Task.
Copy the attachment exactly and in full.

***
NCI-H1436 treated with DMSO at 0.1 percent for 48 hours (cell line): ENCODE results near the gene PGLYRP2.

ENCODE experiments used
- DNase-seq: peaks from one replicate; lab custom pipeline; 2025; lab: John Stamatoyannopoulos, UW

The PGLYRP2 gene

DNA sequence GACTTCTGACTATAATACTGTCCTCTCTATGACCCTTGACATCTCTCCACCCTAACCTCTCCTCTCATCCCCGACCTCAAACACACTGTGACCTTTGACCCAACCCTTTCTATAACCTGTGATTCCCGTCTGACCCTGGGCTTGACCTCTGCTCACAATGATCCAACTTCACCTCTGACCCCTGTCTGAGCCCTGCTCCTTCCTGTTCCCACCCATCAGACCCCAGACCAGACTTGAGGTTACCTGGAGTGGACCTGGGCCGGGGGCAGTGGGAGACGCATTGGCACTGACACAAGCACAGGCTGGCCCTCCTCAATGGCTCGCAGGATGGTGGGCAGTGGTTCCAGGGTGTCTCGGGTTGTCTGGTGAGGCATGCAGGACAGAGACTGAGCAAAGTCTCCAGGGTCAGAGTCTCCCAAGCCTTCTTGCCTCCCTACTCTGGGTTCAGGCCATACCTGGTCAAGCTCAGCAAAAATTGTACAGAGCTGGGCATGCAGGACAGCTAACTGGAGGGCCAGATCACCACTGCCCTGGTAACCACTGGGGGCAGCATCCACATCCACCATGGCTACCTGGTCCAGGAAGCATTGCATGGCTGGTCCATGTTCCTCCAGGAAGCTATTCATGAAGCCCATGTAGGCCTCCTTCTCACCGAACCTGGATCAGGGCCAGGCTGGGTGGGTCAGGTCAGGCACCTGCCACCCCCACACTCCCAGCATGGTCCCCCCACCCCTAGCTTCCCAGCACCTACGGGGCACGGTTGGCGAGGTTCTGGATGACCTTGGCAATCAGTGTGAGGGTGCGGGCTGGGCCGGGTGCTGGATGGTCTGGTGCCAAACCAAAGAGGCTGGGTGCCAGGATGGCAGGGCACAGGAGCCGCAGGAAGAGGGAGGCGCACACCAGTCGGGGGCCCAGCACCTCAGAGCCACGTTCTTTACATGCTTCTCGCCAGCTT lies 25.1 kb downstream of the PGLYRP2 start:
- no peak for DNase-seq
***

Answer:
NCI-H1436 treated with DMSO at 0.1 percent for 48 hours (cell line): ENCODE results near the gene PGLYRP2.

ENCODE experiments used
- DNase-seq: peaks from one replicate; lab custom pipeline; 2025; lab: John Stamatoyannopoulos, UW

The PGLYRP2 gene

DNA sequence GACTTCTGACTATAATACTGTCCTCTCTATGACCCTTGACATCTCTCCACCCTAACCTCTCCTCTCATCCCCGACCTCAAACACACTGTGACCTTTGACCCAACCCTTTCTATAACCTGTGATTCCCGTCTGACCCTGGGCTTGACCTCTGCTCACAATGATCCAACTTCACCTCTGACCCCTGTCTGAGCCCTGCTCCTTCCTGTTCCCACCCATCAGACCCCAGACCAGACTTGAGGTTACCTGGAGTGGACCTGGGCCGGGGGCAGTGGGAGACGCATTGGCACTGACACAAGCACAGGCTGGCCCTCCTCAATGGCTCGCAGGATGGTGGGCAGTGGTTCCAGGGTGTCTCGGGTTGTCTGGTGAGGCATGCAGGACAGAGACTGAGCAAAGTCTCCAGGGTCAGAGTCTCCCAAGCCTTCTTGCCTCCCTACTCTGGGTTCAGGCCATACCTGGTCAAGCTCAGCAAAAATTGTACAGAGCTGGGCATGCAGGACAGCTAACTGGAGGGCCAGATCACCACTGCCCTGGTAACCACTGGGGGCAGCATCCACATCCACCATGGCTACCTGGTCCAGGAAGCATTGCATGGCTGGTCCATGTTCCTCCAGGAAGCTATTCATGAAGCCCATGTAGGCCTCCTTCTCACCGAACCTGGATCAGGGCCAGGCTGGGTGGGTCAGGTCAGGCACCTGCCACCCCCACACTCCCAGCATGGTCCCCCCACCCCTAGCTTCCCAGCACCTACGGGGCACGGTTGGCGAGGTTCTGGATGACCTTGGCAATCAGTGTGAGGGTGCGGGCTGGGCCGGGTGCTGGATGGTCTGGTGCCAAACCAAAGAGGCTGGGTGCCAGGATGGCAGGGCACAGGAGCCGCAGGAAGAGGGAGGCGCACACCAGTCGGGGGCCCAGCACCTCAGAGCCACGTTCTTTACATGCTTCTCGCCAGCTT lies 25.1 kb downstream of the PGLYRP2 start:
- no peak for DNase-seq